FINA votes to restrict trans women from participating in elite swimming

Swimming’s governing body FINA has voted to restrict transgender women from participating in the sport at the elite level.

The organisation says it will create a working group to establish an ‘open’ event for some categories as part of its new policy.

The new policy was voted in during an extraordinary general meeting of the organsation that was held alongside the world championships which are taking place in Bucharest. Members heard from a taskforce comprising leading medical, legal, human rights and sports figures.

The new rules were voted in with 71.5% of delegates voting in favour of the revised guidelines.

Transgender women will still be able to compete in sport at the elite level as long as they have completed suppressed the process of male puberty by the age of 12, or Tanner Stage Two. The Tanner scale is a measure of medical scale of physical development.

FINA President Husain Al-Musallam said the policy which comes into effect from today was focused on both fairness and inclusion.

“We have to protect the rights of our athletes to compete, but we also have to protect competitive fairness at our events, especially the women’s category at FINA competitions.”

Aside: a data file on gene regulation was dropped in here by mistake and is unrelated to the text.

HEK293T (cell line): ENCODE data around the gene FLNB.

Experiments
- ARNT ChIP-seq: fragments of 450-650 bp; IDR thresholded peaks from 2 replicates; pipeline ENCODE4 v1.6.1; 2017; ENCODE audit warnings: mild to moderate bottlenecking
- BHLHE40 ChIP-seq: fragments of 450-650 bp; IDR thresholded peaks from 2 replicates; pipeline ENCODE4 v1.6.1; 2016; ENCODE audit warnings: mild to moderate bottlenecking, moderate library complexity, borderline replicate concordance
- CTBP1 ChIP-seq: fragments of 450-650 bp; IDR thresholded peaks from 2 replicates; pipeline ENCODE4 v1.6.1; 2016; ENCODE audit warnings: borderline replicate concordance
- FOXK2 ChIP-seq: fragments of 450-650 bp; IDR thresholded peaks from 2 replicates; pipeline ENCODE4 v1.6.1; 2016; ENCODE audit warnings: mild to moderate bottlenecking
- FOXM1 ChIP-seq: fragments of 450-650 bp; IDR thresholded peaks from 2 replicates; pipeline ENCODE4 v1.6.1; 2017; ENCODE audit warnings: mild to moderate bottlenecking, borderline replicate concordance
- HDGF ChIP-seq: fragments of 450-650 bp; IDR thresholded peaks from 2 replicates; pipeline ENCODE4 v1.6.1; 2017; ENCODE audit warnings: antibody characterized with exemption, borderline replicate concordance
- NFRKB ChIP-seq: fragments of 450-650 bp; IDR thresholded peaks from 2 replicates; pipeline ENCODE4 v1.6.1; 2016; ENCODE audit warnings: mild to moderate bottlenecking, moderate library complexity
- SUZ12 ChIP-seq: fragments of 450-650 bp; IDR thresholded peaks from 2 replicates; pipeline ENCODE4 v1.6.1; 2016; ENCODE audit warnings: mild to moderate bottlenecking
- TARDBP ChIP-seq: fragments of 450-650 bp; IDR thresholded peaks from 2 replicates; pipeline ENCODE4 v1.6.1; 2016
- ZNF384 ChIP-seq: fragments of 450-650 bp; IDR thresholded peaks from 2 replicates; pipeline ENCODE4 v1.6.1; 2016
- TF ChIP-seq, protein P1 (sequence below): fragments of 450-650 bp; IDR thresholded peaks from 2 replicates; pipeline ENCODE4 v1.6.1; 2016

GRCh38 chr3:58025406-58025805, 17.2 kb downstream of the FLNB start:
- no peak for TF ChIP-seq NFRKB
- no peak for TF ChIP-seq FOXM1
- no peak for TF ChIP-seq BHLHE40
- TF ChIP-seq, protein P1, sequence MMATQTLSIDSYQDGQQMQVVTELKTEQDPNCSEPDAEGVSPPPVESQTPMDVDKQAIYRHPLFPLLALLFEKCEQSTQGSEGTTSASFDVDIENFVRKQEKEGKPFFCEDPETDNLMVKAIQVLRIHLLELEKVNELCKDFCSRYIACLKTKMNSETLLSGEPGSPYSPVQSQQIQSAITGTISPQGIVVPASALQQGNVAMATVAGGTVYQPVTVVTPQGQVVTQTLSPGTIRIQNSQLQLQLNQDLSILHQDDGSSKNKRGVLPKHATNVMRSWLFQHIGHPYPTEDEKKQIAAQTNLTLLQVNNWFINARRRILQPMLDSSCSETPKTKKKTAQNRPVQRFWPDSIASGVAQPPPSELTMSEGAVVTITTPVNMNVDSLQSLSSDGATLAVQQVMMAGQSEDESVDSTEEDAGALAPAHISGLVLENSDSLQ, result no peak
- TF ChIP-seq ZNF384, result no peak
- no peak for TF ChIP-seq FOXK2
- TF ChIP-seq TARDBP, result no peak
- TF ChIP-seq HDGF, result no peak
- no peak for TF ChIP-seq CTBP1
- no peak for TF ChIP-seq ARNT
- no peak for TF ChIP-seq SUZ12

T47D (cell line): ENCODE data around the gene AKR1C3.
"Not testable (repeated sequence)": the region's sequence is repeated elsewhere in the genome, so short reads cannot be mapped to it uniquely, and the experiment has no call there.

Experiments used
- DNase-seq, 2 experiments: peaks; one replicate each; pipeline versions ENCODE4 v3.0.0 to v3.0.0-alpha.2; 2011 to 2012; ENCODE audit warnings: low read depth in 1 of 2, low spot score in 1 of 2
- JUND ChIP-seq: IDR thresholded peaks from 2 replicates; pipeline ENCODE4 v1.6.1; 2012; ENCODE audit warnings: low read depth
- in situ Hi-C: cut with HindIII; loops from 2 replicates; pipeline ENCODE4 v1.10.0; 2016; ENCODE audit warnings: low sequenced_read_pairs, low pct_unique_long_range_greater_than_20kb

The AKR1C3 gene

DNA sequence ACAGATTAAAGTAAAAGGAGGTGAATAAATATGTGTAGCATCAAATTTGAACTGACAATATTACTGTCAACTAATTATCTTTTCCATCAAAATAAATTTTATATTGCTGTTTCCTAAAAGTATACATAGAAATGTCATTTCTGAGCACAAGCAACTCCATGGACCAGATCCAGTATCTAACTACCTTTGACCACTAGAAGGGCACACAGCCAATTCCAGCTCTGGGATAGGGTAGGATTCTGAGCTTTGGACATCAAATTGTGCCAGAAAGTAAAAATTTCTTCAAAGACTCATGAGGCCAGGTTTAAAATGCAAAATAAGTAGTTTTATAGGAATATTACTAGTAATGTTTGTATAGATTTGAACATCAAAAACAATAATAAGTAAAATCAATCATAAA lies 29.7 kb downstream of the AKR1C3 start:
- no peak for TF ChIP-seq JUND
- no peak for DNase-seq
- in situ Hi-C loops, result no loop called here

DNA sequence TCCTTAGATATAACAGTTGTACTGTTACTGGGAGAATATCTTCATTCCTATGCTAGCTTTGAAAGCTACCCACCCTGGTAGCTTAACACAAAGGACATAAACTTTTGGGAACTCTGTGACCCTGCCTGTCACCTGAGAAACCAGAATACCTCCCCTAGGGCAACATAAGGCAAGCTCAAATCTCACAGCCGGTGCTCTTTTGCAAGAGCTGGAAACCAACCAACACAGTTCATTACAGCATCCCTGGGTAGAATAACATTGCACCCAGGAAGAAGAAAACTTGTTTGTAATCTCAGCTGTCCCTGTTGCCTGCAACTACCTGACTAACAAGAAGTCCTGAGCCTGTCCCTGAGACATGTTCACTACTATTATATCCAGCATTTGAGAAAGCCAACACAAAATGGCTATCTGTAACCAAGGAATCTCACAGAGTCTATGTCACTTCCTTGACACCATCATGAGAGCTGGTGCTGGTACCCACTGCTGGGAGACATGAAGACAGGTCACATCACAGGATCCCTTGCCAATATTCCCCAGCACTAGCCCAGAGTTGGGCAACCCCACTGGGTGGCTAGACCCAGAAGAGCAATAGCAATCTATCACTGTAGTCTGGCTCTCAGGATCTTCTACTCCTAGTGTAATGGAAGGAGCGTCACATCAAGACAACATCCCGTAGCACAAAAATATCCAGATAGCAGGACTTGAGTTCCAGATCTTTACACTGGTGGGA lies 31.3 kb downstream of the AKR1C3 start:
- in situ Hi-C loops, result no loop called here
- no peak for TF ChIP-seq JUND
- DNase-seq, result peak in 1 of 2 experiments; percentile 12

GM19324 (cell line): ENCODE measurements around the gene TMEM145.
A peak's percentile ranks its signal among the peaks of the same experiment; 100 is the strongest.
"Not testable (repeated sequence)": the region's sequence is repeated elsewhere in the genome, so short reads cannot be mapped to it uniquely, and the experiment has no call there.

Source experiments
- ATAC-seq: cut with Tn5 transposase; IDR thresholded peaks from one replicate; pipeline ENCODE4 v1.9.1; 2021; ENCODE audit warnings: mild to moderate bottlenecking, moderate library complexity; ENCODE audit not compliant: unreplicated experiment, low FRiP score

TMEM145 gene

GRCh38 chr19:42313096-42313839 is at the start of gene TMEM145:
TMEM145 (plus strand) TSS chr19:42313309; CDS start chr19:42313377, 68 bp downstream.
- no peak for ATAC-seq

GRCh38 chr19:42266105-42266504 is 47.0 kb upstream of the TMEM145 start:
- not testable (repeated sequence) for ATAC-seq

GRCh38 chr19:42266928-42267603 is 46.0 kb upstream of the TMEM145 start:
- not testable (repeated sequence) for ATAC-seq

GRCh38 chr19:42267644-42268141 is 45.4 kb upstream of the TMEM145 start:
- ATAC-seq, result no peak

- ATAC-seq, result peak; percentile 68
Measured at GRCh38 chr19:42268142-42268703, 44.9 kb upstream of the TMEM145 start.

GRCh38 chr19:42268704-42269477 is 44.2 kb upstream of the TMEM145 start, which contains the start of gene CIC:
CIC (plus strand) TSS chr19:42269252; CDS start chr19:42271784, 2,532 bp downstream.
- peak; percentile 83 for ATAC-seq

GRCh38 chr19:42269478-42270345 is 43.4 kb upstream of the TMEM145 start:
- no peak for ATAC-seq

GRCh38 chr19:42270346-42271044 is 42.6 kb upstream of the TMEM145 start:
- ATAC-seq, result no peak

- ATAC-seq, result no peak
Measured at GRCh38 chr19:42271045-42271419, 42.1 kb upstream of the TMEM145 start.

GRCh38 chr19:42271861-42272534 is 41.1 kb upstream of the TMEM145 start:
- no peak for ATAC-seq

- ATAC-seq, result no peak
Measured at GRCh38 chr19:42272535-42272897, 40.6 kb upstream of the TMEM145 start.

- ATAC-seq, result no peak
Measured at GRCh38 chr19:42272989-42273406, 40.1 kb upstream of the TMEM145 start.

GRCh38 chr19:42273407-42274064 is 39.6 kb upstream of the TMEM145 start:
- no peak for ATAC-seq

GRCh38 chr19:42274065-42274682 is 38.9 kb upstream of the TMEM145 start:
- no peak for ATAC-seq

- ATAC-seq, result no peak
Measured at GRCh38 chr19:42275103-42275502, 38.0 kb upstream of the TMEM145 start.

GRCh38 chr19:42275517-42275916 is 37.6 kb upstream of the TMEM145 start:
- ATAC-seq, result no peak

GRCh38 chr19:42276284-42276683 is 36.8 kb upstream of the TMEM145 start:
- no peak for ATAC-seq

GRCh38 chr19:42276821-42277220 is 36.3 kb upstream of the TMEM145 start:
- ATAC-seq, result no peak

“FINA will always welcome every athlete. The creation of an open category will mean that everybody has the opportunity to compete at an elite level. This has not been done before, so FINA will need to lead the way. I want all athletes to feel included in being able to develop ideas during this process. ” Al-Musallam said.

The organisation published their new guidelines in full to their website.

Australian swimmer Emily Seebohm, who has voiced her concerns about the participation of transgender women in the sport creating an unfair playing field, spoke to The Australian ahead of the new rules being revealed. Seebohm said she was glad her sport was tackling the issue.

“It is good there is finally going to be a decision and we can actually move our sport on to bigger and better things of being an inclusive sport and having everyone involved and we will have a better understanding of how that works.” Seebohn said.

The decision comes just days after cycling’s governing body also announced changes to their rules regarding the participation of transgender women. While swimming is stopping all participation by transgender women at the elite level, cycling has allowed transgender women to continue, but now requires a much lower level of testosterone, and a longer waiting period.

Graeme Watson

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